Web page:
Thursday, January 13, 2011

In Brief: VALHALLA RISING (2009)

Nicolas Winding Refn's Dark Age thriller is such a cruel picture that the hero is a murderous mute -- and they call him One-Eye! Need I say more? I suppose I should, since the film is probably only an accidental homage to Bo Vibenius's female-revenge extravaganza. If it's a conscious homage to anything it may be to Apocalypse Now -- think of this as Apocalypse Retro. It deals with Vikings, unrepentant pagans driven to the ends of the earth by the advance of Christianity. We find them in a desolate landscape with a prisoner in tow. This is the mute (Mads Mikkelsen), a sort of fighting slave with a high turnover rate of masters. For entertainment men match their might against his. They die. He snaps their necks with his chain, wrapping it around then running until he hits the end of his tether. Sometimes he has a rock handy to smash a skull with. He's getting tired of it; he's having visions. In a stream he finds an arrowhead. He uses it to unbind himself while in transit and kill his captors -- all save the boy who had fed him, who now chooses to follow him. Where else is he going to go? Home? He doesn't know where that is any more. Where's the mute going? He probably has a better idea of when than where.

Neck snapping, head cutting: One-Eye (Mads Mikkelsen) can do it all.

The unlikely pair stroll into a camp of raiders stocked with burnt corpses and naked enslaved females. These raiders are Christians; apparently they were raising funds to go on Crusade in the Holy Land. Judging "One-Eye" (so the boy now calls him, since "You have to have a name, and you've got one eye.") a tough customer, and unwilling to fight him, the crusaders invite him on board their boat. He and the boy accept. They seem to spend weeks adrift in a mist until the men feel accursed. Some want to blame the boy, but One-Eye isn't having that. But before things deteriorate further a taste of the water reveals that they're now upstream on the mainland somewhere. That somewhere, from the looks of things, seems to be North America, and the natives are not friendly. One by one the inadvertent invaders are picked off or disappear, while One-Eye has a dire vision of the sacrifice necessary to save the boy -- from what and for what, who can say?...

Valhalla Rising is stark stuff, its violence all the stronger (despite some poor CGI blood spurts) for being done on the scale of single combat rather than mass battle. The vast landscapes in either hemisphere are beautiful and dreadful at once, dwarfing the handful of actors trudging through them. If the boat ordeal reminds you of Apocalypse Now, the overall atmosphere is more post-apocalyptic. The object doesn't seem to be a recreation of history, but an evocation of man at the end of his tether. One-Eye's visions take the film into the realm of fantasy, but the fantasy is pretty limited in scale and scope. We don't see the Norse gods, nor do we get any evidence that Christianity has real power. So it's fantasy but not myth; the point seems to be to make poignant One-Eye's awareness of his fate. Mikkelsen's intensely stoic performance offers few openings for empathy, however. If we're moved, it's when we recognize the circumstances that will fulfill his final vision, why it will happen. His foreknowledge of his fate allows him not only to accept it, but to make an offering of it. The film's ultimate question may be: in such a world, what makes a meaningful death? That his final act is arguably the most Christian act in the film is an additional irony. Whether Refn could get the same effect without the selective spiritualism is debatable. Whatever you decide, Valhalla Rising is still an admirable effort with just about the right mix of grime and grandeur, violence and virtue. As arthouse action films go, it's pretty good.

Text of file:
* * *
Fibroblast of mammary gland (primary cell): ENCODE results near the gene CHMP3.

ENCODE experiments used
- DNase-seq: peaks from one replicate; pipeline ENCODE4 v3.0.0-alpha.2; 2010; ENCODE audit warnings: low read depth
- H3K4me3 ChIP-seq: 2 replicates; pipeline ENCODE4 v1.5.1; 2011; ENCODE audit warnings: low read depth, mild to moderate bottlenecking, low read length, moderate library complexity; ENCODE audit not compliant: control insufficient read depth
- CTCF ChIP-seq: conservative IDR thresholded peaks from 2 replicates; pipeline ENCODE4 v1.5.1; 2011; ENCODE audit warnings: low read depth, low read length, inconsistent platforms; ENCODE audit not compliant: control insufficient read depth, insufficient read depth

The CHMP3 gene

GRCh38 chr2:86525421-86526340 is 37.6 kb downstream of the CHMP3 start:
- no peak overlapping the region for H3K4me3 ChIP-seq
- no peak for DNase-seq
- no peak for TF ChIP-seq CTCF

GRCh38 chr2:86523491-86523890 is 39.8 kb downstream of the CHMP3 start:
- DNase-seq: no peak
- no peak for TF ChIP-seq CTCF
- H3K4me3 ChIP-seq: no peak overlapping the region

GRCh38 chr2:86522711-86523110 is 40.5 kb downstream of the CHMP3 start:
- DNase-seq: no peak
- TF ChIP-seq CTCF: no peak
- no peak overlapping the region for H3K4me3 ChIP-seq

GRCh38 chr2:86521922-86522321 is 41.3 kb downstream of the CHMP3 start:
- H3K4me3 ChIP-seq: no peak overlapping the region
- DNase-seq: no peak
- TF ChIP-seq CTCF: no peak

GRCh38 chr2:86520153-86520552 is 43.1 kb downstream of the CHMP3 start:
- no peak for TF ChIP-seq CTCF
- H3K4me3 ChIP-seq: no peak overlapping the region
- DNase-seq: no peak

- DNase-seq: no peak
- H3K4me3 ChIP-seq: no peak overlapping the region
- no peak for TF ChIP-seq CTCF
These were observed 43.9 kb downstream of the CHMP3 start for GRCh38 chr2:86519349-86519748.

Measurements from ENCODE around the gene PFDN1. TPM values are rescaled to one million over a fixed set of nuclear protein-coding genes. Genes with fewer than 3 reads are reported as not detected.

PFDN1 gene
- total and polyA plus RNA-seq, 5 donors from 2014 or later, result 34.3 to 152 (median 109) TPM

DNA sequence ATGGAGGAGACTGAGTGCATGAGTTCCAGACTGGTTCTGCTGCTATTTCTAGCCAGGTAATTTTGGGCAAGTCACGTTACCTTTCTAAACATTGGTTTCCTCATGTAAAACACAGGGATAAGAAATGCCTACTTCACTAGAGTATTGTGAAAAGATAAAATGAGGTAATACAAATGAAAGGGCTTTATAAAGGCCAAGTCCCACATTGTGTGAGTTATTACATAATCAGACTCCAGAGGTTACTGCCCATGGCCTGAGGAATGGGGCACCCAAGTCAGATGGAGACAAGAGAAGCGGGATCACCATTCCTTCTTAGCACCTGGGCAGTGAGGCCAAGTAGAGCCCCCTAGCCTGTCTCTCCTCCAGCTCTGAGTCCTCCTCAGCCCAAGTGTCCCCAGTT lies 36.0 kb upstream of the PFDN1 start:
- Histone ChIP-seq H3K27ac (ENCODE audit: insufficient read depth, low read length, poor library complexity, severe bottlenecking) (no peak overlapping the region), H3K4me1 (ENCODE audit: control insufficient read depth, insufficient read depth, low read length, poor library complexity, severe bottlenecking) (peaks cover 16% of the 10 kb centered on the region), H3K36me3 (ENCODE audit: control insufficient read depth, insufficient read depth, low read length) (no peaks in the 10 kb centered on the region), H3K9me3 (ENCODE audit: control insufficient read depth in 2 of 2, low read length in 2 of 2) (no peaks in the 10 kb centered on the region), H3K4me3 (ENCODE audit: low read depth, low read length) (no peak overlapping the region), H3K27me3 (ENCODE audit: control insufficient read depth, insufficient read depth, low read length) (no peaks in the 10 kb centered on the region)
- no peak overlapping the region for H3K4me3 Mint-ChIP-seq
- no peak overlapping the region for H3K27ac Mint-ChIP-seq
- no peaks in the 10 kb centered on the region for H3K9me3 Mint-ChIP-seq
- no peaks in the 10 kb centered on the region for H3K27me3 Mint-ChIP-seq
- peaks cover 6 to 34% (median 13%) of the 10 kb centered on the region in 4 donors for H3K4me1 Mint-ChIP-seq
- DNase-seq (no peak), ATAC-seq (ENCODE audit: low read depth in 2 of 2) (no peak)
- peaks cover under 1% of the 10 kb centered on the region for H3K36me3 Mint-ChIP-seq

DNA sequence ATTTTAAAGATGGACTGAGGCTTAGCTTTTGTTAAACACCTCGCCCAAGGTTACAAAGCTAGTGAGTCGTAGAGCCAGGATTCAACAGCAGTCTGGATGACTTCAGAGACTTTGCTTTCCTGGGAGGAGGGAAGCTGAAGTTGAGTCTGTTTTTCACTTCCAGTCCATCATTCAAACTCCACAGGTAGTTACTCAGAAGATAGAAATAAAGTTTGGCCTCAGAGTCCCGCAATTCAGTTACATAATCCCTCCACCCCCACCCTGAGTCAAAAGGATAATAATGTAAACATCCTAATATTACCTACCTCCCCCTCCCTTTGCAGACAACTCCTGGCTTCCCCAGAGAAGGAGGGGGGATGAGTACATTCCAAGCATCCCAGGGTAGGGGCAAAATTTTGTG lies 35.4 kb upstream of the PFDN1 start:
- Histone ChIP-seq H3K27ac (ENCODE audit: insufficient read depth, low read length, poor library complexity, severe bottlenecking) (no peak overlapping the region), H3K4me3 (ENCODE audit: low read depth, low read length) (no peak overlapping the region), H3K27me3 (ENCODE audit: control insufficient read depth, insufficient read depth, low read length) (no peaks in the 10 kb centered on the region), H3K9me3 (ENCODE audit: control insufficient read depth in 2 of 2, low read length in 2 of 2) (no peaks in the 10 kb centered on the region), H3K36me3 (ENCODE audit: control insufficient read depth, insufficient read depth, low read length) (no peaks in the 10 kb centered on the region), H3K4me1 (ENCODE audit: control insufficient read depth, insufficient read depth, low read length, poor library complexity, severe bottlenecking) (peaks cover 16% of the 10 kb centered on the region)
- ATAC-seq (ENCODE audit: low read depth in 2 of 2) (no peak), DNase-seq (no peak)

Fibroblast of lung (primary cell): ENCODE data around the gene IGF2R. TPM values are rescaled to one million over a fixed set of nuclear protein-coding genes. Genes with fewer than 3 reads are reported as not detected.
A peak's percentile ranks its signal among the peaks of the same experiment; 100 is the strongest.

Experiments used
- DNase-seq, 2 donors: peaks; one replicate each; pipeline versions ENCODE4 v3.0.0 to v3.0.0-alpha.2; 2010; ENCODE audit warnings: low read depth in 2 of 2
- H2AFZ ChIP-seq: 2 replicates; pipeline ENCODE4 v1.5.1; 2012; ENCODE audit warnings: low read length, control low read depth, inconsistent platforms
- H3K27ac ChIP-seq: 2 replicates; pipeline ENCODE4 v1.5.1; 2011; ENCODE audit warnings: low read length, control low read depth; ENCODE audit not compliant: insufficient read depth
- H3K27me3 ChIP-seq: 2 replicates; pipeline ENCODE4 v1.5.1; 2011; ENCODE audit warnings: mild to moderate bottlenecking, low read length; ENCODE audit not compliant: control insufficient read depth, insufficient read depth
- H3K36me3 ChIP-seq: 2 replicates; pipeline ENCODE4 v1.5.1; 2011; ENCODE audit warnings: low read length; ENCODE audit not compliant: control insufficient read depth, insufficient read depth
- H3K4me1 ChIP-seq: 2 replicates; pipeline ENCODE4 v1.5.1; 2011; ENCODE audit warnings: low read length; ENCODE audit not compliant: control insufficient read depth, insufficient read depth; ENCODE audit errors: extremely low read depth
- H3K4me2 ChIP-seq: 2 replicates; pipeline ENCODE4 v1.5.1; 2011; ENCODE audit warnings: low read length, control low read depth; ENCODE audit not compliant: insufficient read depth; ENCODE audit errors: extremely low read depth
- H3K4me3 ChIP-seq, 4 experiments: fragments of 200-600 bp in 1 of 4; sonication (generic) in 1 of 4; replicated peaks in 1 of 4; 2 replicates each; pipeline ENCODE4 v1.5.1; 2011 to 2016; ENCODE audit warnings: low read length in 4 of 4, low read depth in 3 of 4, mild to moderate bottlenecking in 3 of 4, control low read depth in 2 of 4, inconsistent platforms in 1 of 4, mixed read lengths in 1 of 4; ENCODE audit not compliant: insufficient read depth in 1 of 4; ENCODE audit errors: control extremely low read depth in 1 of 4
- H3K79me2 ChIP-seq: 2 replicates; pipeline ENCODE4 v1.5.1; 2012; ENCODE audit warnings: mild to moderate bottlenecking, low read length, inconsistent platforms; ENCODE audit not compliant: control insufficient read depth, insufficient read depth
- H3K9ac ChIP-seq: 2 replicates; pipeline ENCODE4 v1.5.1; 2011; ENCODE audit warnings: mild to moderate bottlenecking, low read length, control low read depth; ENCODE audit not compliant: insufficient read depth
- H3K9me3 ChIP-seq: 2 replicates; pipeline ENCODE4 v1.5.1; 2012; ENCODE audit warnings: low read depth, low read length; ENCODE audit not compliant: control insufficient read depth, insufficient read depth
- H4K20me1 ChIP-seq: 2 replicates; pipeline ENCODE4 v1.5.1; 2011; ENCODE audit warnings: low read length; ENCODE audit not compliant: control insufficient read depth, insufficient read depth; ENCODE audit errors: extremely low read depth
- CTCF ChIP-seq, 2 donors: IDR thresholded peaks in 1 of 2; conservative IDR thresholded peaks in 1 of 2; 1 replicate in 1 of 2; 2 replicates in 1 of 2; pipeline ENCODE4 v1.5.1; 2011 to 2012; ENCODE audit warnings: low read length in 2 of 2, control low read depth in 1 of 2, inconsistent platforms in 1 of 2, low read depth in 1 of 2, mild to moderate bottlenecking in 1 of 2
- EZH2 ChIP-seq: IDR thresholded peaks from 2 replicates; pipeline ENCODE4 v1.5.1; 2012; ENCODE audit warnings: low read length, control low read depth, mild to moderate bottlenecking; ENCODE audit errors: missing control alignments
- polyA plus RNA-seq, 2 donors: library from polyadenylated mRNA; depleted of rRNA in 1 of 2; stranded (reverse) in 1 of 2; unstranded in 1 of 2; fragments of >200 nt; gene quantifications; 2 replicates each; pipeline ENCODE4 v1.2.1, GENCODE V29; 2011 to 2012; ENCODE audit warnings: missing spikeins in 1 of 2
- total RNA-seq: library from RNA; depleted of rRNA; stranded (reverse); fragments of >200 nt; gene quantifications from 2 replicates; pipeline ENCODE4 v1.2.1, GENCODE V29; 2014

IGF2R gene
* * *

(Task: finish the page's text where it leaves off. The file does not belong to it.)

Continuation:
Anonymous said...

I'm glad you finally had a chance to watch it. I also found it stark, brutal and foreboding; impossible to stop watching until the end.

wiec? said...

i really liked this movie too. maybe it was the way it was filmed or the soundtrack or just how quiet it was (not a lot of talking between the characters) i found it strangely hypnotic.

it's a movie i definitely want to watch again. if anything to pick up any nuances i might have missed the first time.

The Film Connoisseur said...

I watched this one recently and loved it, I loved the trippy nature of the film, visuals take over in many sequences..I loved how the character didnt say a word through out the whole film, yet his actions spoke louder then words.

Have you seen Bronson? Refn's previous film? Holy crap, that's his best film in my book! Highly recommend it.